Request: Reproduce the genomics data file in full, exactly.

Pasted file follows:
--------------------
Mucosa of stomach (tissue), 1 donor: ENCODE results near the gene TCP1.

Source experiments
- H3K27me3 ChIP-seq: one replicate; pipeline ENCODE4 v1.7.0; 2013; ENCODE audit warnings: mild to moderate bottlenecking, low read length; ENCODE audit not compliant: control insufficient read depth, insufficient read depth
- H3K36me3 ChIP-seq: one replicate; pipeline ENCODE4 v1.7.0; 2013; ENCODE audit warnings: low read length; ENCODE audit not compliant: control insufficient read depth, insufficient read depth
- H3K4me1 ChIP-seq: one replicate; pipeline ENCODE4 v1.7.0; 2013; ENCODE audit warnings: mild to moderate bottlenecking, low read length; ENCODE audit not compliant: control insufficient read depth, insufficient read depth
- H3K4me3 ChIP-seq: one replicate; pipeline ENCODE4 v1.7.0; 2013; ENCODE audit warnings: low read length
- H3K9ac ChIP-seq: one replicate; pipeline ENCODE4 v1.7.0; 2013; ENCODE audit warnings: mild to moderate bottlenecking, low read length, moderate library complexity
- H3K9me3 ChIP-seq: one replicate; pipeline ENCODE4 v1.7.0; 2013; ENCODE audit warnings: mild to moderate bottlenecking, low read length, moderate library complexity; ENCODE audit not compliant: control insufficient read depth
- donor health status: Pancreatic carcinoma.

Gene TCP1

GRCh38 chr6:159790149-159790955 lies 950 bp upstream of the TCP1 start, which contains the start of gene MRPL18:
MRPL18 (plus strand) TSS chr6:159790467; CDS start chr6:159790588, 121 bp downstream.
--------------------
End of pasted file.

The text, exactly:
Mucosa of stomach (tissue), 1 donor: ENCODE results near the gene TCP1.

Source experiments
- H3K27me3 ChIP-seq: one replicate; pipeline ENCODE4 v1.7.0; 2013; ENCODE audit warnings: mild to moderate bottlenecking, low read length; ENCODE audit not compliant: control insufficient read depth, insufficient read depth
- H3K36me3 ChIP-seq: one replicate; pipeline ENCODE4 v1.7.0; 2013; ENCODE audit warnings: low read length; ENCODE audit not compliant: control insufficient read depth, insufficient read depth
- H3K4me1 ChIP-seq: one replicate; pipeline ENCODE4 v1.7.0; 2013; ENCODE audit warnings: mild to moderate bottlenecking, low read length; ENCODE audit not compliant: control insufficient read depth, insufficient read depth
- H3K4me3 ChIP-seq: one replicate; pipeline ENCODE4 v1.7.0; 2013; ENCODE audit warnings: low read length
- H3K9ac ChIP-seq: one replicate; pipeline ENCODE4 v1.7.0; 2013; ENCODE audit warnings: mild to moderate bottlenecking, low read length, moderate library complexity
- H3K9me3 ChIP-seq: one replicate; pipeline ENCODE4 v1.7.0; 2013; ENCODE audit warnings: mild to moderate bottlenecking, low read length, moderate library complexity; ENCODE audit not compliant: control insufficient read depth
- donor health status: Pancreatic carcinoma.

Gene TCP1

GRCh38 chr6:159790149-159790955 lies 950 bp upstream of the TCP1 start, which contains the start of gene MRPL18:
MRPL18 (plus strand) TSS chr6:159790467; CDS start chr6:159790588, 121 bp downstream.